What happened

Here we go again.

News of a new coronavirus variant in South Africa sent stock markets reeling on Friday, with the S&P 500 falling 2% through 12:22 p.m. ET and the Dow tumbling 2.5%. Even financial giants like Visa (NYSE:V) and Mastercard (NYSE:MA) weren't immune to the pain, either. Visa shares are currently down 2.7%, and Mastercard is down 4.7%.

Red coronavirus nodules tracking a stock chart down.

Image source: Getty Images.

So what

Does this make sense, though? I mean, on the one hand, sure, coronavirus couldn't have picked a worse time to rear its ugly head again. South Africa literally dropped this bombshell on the markets just as American consumers were digging into their Thanksgiving turkeys Thursday, and fueling up to go out and begin their Black Friday shopping.

For a stock market driven by consumer spending, this was truly horrible timing.

Now what

On the other hand, consider how investors are reacting today: They're selling off Visa and Mastercard shares, two of the companies most favorably positioned to benefit if consumers once again retreat to their keyboards to shop online with credit cards rather than go out to physical stores where they might be tempted to -- horrors! -- pay for their purchases with cash money.

Even in a worst case scenario, in which consumers panic and stop using their cards to patronize services that require in-person contact, remember: We've seen this movie before, and what happened last time is consumers just bought goods instead of services. As a result, in the heart of the pandemic in 2020, Visa's revenues only declined 5% in comparison to 2019 levels, and Mastercard revenues declined less than 10% (according to data from S&P Global Market Intelligence).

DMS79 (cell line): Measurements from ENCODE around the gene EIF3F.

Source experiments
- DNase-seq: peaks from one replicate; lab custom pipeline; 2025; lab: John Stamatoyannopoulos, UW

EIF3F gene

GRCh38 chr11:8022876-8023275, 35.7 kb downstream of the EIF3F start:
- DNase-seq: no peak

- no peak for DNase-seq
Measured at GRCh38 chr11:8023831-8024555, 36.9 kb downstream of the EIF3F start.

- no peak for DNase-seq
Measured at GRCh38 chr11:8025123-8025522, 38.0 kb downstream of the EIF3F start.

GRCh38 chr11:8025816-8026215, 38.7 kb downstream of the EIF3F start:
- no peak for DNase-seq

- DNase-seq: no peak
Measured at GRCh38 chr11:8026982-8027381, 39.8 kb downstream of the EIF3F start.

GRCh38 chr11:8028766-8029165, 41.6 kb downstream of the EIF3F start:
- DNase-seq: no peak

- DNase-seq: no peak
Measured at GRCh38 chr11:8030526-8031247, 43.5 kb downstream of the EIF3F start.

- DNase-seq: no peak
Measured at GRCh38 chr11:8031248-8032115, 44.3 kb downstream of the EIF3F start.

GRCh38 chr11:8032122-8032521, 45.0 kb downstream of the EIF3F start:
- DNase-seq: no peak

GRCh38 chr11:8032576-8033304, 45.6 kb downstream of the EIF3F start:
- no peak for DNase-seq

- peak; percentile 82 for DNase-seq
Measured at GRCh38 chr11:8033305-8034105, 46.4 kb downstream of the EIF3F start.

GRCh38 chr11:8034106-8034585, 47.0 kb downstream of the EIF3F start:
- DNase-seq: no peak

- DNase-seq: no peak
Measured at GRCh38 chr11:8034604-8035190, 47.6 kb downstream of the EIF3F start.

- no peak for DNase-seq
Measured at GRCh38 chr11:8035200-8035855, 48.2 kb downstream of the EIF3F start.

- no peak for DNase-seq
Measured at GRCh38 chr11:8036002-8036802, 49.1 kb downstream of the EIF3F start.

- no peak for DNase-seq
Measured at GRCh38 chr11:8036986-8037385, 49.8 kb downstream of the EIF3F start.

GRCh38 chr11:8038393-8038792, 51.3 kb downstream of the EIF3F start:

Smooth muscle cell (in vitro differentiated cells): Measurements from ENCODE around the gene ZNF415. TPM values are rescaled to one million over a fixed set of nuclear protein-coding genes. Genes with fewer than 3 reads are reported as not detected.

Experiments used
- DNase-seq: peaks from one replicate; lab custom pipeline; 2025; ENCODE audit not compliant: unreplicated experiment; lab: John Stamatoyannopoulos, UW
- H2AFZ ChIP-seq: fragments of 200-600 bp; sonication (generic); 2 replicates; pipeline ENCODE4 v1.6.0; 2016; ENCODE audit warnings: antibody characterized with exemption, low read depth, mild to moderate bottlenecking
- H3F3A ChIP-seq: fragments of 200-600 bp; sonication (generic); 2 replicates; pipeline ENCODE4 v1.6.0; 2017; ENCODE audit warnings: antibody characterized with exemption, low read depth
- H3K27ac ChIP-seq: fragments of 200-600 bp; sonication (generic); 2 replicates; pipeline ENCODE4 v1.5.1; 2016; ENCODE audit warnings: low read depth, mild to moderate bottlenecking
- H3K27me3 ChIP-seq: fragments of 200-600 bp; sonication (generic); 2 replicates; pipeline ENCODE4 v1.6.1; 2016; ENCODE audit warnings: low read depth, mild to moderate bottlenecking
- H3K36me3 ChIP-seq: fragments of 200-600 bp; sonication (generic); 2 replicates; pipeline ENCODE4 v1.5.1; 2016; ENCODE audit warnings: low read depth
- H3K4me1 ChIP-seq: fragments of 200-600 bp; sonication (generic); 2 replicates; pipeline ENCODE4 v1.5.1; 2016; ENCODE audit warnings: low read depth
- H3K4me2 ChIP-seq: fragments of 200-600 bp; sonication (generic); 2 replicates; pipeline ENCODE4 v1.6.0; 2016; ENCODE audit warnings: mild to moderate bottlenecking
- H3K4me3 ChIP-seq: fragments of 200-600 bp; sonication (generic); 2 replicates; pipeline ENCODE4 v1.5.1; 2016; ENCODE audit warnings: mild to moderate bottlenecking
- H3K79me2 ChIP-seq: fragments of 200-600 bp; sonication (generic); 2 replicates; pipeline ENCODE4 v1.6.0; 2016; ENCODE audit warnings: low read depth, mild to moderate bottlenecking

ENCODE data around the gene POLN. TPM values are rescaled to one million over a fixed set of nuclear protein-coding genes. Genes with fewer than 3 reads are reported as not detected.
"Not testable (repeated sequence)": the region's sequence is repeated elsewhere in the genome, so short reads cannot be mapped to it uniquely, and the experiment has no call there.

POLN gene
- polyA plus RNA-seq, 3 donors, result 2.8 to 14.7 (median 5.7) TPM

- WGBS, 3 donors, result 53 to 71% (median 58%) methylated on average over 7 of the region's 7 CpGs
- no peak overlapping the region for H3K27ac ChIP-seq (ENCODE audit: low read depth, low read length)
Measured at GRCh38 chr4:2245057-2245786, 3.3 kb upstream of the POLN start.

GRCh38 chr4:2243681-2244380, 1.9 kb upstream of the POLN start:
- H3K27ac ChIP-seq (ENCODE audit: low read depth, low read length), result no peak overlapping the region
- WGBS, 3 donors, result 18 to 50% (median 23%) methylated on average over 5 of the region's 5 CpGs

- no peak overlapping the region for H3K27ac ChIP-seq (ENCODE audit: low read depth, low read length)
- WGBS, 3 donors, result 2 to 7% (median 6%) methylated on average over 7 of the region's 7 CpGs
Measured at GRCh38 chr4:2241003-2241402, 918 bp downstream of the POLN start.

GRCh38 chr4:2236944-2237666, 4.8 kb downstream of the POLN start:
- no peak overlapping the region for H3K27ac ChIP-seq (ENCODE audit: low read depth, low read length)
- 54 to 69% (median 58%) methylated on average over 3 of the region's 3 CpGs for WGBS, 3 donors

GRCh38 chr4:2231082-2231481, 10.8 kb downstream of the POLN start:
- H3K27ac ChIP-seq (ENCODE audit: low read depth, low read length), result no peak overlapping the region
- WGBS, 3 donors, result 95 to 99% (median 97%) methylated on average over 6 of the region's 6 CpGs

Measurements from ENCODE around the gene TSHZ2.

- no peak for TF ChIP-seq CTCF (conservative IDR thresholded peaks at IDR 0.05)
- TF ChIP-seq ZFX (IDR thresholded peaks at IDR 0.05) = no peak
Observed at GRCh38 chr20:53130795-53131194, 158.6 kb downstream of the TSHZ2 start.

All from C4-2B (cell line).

And both companies bounced right back to do more business in 2021 than they did in 2019.

Long story short: The discovery of a new coronavirus variant isn't the end of the world. Although admittedly, I find Visa stock more attractive at its valuation of 36 times earnings today than Mastercard at 42 times earnings. Both companies are survivors and have business models that have proven to work well in pandemic times.

I see no compelling need to sell either one today.

This article represents the opinion of the writer, who may disagree with the “official” recommendation position of a Motley Fool premium advisory service. We’re motley! Questioning an investing thesis -- even one of our own -- helps us all think critically about investing and make decisions that help us become smarter, happier, and richer.